A series of data came across my desk yesterday from an unusual source. That made me wonder if the U.S. onshore oil boom is headed for tougher times.
The numbers came from the National Association of Home Builders (NAHB). Who this week published their “Leading Markets” index. Showing which parts of America are showing the highest levels of activity in terms of economic growth and home price increases.
This week’s survey was cheered by the housing industry as good news. Showing that many markets across the U.S. have returned to pre-recession levels.
But there’s something odd about which markets have seen a rebound. Take a look at the list below of the strongest local housing markets:
It’s immediately obvious that with the exception of Hawaii, all of the best-performing U.S. housing markets are clustered around shale oil and gas. In Texas, Oklahoma, Louisiana, and Pennsylvania.
The pattern becomes even clearer looking at the NAHB list of strongest small metro areas: Odessa and Midland, Texas; Bismarck and Grand Forks, North Dakota; and Casper, Wyoming. North Dakota of course being driven by the Bakken oil play.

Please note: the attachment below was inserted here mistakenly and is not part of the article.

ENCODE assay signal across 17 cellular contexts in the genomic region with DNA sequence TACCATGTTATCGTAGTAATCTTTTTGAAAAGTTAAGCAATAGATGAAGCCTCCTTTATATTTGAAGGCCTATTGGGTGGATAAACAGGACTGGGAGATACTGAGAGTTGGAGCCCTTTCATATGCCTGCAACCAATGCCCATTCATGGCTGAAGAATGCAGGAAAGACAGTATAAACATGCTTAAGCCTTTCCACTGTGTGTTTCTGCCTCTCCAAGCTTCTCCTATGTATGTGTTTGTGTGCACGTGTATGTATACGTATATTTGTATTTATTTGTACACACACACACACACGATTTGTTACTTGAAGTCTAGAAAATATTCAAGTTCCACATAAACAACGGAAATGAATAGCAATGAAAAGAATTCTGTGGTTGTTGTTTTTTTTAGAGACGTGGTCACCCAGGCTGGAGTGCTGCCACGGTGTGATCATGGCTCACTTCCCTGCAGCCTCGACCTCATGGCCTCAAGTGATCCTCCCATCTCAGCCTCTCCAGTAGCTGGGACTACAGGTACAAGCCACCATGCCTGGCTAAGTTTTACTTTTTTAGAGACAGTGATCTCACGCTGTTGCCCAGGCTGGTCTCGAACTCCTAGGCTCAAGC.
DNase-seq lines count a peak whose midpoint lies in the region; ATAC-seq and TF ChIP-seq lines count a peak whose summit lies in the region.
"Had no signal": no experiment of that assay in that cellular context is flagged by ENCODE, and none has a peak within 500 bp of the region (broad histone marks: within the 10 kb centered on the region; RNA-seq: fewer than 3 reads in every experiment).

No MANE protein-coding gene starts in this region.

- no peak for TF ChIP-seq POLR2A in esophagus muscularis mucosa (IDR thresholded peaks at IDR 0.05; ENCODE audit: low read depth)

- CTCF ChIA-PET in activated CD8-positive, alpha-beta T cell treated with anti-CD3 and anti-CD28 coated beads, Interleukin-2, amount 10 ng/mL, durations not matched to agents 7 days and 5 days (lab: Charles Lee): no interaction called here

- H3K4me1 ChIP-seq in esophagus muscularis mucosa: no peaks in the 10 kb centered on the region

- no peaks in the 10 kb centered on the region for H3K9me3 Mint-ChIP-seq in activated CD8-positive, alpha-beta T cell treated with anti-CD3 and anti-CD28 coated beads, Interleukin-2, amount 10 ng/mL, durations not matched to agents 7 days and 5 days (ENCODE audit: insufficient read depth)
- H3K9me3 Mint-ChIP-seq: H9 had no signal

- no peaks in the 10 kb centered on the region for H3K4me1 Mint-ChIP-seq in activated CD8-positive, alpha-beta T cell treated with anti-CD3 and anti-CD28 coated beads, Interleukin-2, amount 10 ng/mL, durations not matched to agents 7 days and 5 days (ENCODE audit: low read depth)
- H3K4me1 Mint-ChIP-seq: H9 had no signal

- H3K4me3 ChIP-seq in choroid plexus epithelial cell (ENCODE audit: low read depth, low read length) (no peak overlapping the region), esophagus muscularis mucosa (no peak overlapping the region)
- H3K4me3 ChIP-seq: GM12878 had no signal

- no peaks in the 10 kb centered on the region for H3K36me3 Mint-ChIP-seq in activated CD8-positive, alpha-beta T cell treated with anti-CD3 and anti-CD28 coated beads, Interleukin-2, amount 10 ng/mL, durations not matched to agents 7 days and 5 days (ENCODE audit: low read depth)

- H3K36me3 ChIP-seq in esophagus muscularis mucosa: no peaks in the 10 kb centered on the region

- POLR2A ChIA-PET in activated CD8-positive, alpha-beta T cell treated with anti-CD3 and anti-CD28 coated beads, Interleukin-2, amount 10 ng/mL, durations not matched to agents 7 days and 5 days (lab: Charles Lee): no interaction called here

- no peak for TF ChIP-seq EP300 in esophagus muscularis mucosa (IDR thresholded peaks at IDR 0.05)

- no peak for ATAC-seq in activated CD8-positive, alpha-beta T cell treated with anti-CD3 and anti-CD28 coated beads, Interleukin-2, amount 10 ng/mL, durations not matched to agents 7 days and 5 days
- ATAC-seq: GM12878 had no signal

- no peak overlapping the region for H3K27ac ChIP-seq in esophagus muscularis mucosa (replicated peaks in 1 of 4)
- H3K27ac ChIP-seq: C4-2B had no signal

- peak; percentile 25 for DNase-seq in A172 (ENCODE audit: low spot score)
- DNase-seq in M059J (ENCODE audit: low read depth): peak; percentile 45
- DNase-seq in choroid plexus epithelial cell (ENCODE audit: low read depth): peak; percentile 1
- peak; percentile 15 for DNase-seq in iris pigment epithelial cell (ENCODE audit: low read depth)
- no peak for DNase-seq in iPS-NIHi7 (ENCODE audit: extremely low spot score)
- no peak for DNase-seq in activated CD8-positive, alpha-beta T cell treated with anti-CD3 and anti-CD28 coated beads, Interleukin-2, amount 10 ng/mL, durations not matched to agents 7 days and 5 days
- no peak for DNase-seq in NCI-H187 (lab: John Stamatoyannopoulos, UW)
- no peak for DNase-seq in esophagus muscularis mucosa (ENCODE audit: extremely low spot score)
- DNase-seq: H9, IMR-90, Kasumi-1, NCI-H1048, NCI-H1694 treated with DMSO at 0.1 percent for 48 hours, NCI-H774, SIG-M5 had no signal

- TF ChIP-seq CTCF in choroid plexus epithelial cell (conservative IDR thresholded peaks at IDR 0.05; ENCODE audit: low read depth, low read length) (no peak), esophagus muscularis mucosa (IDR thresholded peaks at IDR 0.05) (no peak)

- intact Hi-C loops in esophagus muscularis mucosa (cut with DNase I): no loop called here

On the one hand this is great news for the oil business. Showing just how strong the U.S. shale “miracle” has been. And proving that resource development can be a powerful driver for economic growth.
But it also sounds a warning. Showing just how much money is being pumped into the local economies of shale-producing regions.
Such an influx of cash into small places will cause big inflation. That’s of course a pain for homebuyers and anyone who happens to be on a low income here. But it’s also an issue for oil companies themselves. Inflation will hit labor and services costs, and rates for needed supplies in drilling and pipeline construction.
Such cost escalation is a silent killer of play economics. We’ve seen such costs erode investment returns before. In places like the Canadian oil sands and the Australian LNG sector.
This is going to be a mounting issue for much-loved shale producers in America. Watch out.
Here’s to small town blues,
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